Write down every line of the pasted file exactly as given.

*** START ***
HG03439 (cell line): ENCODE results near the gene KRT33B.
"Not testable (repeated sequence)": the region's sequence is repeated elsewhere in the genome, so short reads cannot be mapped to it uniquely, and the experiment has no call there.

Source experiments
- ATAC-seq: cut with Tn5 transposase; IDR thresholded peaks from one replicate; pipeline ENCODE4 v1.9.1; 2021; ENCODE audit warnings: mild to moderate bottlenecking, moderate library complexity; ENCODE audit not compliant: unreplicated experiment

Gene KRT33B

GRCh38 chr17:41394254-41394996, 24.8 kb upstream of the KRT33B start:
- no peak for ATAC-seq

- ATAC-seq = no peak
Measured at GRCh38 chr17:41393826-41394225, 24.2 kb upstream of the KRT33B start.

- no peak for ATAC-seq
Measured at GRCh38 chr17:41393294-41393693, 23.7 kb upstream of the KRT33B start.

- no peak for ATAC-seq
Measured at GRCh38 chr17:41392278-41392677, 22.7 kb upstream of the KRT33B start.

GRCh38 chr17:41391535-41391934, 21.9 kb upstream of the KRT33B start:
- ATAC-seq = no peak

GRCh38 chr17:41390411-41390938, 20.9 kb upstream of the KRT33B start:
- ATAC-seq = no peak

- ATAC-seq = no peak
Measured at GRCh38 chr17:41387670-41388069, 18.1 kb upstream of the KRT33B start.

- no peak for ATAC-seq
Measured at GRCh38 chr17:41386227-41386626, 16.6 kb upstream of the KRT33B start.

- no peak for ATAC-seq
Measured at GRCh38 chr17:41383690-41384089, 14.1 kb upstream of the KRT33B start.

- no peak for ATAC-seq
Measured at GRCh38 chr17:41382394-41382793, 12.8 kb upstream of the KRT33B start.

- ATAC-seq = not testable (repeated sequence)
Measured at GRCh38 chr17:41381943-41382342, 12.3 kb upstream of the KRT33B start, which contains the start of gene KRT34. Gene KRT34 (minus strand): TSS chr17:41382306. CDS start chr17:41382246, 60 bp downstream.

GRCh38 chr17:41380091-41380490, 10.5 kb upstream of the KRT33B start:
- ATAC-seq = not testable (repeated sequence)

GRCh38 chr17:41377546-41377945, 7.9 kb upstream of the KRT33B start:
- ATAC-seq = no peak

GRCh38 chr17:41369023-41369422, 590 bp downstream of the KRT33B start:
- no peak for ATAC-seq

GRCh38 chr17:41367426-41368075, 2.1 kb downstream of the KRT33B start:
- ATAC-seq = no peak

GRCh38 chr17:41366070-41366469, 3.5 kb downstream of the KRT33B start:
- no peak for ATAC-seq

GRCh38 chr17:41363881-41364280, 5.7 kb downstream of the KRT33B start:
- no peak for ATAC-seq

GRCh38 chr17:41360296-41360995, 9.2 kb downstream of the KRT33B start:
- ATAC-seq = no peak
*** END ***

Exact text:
HG03439 (cell line): ENCODE results near the gene KRT33B.
"Not testable (repeated sequence)": the region's sequence is repeated elsewhere in the genome, so short reads cannot be mapped to it uniquely, and the experiment has no call there.

Source experiments
- ATAC-seq: cut with Tn5 transposase; IDR thresholded peaks from one replicate; pipeline ENCODE4 v1.9.1; 2021; ENCODE audit warnings: mild to moderate bottlenecking, moderate library complexity; ENCODE audit not compliant: unreplicated experiment

Gene KRT33B

GRCh38 chr17:41394254-41394996, 24.8 kb upstream of the KRT33B start:
- no peak for ATAC-seq

- ATAC-seq = no peak
Measured at GRCh38 chr17:41393826-41394225, 24.2 kb upstream of the KRT33B start.

- no peak for ATAC-seq
Measured at GRCh38 chr17:41393294-41393693, 23.7 kb upstream of the KRT33B start.

- no peak for ATAC-seq
Measured at GRCh38 chr17:41392278-41392677, 22.7 kb upstream of the KRT33B start.

GRCh38 chr17:41391535-41391934, 21.9 kb upstream of the KRT33B start:
- ATAC-seq = no peak

GRCh38 chr17:41390411-41390938, 20.9 kb upstream of the KRT33B start:
- ATAC-seq = no peak

- ATAC-seq = no peak
Measured at GRCh38 chr17:41387670-41388069, 18.1 kb upstream of the KRT33B start.

- no peak for ATAC-seq
Measured at GRCh38 chr17:41386227-41386626, 16.6 kb upstream of the KRT33B start.

- no peak for ATAC-seq
Measured at GRCh38 chr17:41383690-41384089, 14.1 kb upstream of the KRT33B start.

- no peak for ATAC-seq
Measured at GRCh38 chr17:41382394-41382793, 12.8 kb upstream of the KRT33B start.

- ATAC-seq = not testable (repeated sequence)
Measured at GRCh38 chr17:41381943-41382342, 12.3 kb upstream of the KRT33B start, which contains the start of gene KRT34. Gene KRT34 (minus strand): TSS chr17:41382306. CDS start chr17:41382246, 60 bp downstream.

GRCh38 chr17:41380091-41380490, 10.5 kb upstream of the KRT33B start:
- ATAC-seq = not testable (repeated sequence)

GRCh38 chr17:41377546-41377945, 7.9 kb upstream of the KRT33B start:
- ATAC-seq = no peak

GRCh38 chr17:41369023-41369422, 590 bp downstream of the KRT33B start:
- no peak for ATAC-seq

GRCh38 chr17:41367426-41368075, 2.1 kb downstream of the KRT33B start:
- ATAC-seq = no peak

GRCh38 chr17:41366070-41366469, 3.5 kb downstream of the KRT33B start:
- no peak for ATAC-seq

GRCh38 chr17:41363881-41364280, 5.7 kb downstream of the KRT33B start:
- no peak for ATAC-seq

GRCh38 chr17:41360296-41360995, 9.2 kb downstream of the KRT33B start:
- ATAC-seq = no peak